Showing posts with label windows. Show all posts
Showing posts with label windows. Show all posts

Saturday, May 3, 2008

Fun with DCE-RPC Fuzzing

I recently finished working on an interesting project that was a mix of architecture assessment and penetration testing.  One of our key tasks was to analyze the effectiveness of a firewall that they had configured to perform layer 7 inspection of Windows DCE-RPC traffic.  The firewall was designed to enforce a white-list of allowed RPC services (based on UUID) and deny all others.  It also did some fancy dynamic port management, automatically opening/closing high-number ports for permitted RPC connections.  
Our pen-tests usually don't entail a significant amount of packet crafting and manipulation, since we're more typically working at the OS or application level.  So testing this firewall's RPC filtering mechanism was a fun challenge.  We ended up relying on two tools to perform fuzzing attacks, primarily manipulating the UUID and function call fields in the RPC packets:
  • Impacket - A collection of Python classes developed by the Core Security guys.  Includes support for DCE-RPC v4 and v5.  I used this to write up a number of scripts for each test case.
  • SPIKE - Popular fuzz testing framework based in C - it includes a pre-built msrpc fuzzing tool.
I initially wanted to use Scapy, but it unfortunately doesn't have native support for DCE-RPC and I didn't have the time (or skill) to build out the protocol.  Of course, we also heavily relied upon Wireshark since it decodes DCE-RPC v5 very nicely, and Metasploit to launch a few known RPC exploits.
After extensive brainstorming and failed attempts with my colleague, we were able to trick the firewall into opening RPC ports by spoofing valid RPC sessions - but only for white-listed UUIDs.  I was more interested in getting the firewall to choke on malformed endpoint mapper requests or other RPC packets, and possibly create denial of service conditions (or get packets with disallowed UUIDs past the filtering mechanism).  No luck there, mostly due to how the RPC endpoint mapper and firewall work together to dynamically open ports.  The specific port opened for an RPC service is dictated by the endpoint mapper response and cannot be defined by the initial request - which makes sense, the client shouldn't have any say in what port the server chooses for the service.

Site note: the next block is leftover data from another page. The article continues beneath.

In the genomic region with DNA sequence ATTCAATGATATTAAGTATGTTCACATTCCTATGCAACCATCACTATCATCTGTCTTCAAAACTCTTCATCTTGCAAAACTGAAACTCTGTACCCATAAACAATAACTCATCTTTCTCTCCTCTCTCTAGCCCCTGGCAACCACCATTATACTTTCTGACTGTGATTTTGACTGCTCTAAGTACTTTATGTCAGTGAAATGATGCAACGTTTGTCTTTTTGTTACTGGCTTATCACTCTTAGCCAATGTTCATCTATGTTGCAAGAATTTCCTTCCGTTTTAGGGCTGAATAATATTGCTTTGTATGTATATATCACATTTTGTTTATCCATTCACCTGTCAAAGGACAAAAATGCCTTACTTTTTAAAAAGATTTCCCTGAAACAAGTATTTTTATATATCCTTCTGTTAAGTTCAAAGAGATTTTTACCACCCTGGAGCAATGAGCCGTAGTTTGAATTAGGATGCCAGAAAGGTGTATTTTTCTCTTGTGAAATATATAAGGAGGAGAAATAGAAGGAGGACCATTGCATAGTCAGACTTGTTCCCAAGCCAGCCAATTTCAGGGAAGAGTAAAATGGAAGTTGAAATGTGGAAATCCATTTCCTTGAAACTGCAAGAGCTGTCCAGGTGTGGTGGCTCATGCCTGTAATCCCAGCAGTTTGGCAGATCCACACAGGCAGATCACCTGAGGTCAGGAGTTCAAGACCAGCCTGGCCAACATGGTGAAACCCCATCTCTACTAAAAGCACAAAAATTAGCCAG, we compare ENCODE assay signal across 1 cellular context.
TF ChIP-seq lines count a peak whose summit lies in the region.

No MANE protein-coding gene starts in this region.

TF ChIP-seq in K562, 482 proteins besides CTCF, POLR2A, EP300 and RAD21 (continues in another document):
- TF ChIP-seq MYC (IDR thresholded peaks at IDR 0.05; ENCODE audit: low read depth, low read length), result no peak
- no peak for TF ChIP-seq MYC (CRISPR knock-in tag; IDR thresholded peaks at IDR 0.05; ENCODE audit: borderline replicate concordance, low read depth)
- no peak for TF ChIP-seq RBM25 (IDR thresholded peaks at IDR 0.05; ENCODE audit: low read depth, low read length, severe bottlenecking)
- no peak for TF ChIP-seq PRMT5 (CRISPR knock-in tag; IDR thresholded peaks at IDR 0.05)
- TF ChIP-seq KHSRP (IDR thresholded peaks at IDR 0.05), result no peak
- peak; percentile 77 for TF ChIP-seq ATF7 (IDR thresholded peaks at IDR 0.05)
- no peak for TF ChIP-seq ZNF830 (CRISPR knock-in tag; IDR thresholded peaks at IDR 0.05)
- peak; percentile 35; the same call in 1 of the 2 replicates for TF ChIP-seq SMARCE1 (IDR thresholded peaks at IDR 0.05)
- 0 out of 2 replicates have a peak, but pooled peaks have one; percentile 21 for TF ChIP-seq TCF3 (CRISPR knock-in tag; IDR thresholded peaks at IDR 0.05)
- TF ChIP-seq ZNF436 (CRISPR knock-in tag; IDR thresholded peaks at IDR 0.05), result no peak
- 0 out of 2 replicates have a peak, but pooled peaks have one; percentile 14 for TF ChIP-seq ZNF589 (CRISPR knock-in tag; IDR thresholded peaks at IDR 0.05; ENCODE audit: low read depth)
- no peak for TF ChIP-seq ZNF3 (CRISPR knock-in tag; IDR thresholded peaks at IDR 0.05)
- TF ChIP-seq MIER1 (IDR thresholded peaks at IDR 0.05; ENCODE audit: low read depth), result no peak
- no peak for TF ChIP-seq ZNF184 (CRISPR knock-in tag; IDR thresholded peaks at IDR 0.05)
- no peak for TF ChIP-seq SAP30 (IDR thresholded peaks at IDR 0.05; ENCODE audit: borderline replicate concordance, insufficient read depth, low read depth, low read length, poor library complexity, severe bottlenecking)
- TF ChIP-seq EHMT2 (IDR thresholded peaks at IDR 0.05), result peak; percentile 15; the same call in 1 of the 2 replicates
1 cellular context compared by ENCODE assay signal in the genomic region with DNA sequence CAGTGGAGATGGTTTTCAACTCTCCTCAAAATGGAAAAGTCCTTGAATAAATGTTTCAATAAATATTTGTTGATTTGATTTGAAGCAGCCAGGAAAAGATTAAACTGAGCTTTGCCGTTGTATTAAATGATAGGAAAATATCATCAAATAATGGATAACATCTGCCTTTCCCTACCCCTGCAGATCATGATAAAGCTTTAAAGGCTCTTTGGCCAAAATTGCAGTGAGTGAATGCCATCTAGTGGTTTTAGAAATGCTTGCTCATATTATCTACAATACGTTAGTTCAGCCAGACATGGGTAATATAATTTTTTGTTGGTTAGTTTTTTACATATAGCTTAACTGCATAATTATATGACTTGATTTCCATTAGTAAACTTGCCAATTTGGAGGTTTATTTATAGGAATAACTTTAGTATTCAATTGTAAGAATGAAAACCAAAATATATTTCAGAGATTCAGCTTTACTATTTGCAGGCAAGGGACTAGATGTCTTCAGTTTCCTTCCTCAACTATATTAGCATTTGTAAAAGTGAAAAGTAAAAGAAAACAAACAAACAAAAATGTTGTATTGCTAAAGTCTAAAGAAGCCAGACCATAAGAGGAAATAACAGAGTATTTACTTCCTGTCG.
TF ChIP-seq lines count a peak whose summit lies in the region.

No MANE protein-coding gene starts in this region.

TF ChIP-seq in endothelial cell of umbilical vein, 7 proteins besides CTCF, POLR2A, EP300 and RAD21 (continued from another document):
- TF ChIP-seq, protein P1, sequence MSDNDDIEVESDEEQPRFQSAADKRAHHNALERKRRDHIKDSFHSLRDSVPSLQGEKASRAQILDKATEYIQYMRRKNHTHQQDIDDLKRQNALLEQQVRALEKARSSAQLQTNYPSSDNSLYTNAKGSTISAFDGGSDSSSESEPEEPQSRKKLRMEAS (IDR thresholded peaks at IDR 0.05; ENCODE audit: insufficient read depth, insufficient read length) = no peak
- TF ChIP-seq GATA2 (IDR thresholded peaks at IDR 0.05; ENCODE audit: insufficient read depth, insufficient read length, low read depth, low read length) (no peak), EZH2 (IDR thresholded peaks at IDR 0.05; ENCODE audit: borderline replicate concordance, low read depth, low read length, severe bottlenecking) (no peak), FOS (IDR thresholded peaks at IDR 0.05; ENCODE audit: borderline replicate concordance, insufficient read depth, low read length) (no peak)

Despite failing to completely own the firewall, designing and implementing our testing approach was a great experience - especially coding the Python test scripts with Impacket.

Thursday, August 23, 2007

Pass the hash, NTLM style

Way back in 1997, a Windows exploit named "NT Pass the Hash" was posted on Bugtraq. This Unix-based tool was a modified SMB client that lets you use captured LanMan hashes, without having to decrypt them first.

After a mere ten years, someone has finally modernized this concept into a much more potent attack. Core Security has released Pass-The-Hash Toolkit, which runs on Windows and works with NTLM hashes. It's comprised of two key modules:
  • IAM.EXE - This tool "injects" another user's NTLM credentials into your current Windows logon session, given their username, Windows domain, and NTLM hash. You can then use the 'net' tools or any other Windows software that authenticates via NTLM, all under the assumed privileges of the compromised user account.
  • WHOSTHERE.EXE - Lists the usernames and NTLM hashes of all users logged on to a system.
No password cracking required! So if you own other systems on the network, you can just run whosthere.exe on them until you snag a domain admin's hashes. Or you could use a man-in-the middle attack, like the WPAD proxy exploit. As I discussed a few posts ago, the Metasploit guys covered several methods for grabbing NTLM hashes in their Tactical Exploitation presentation at BlackHat.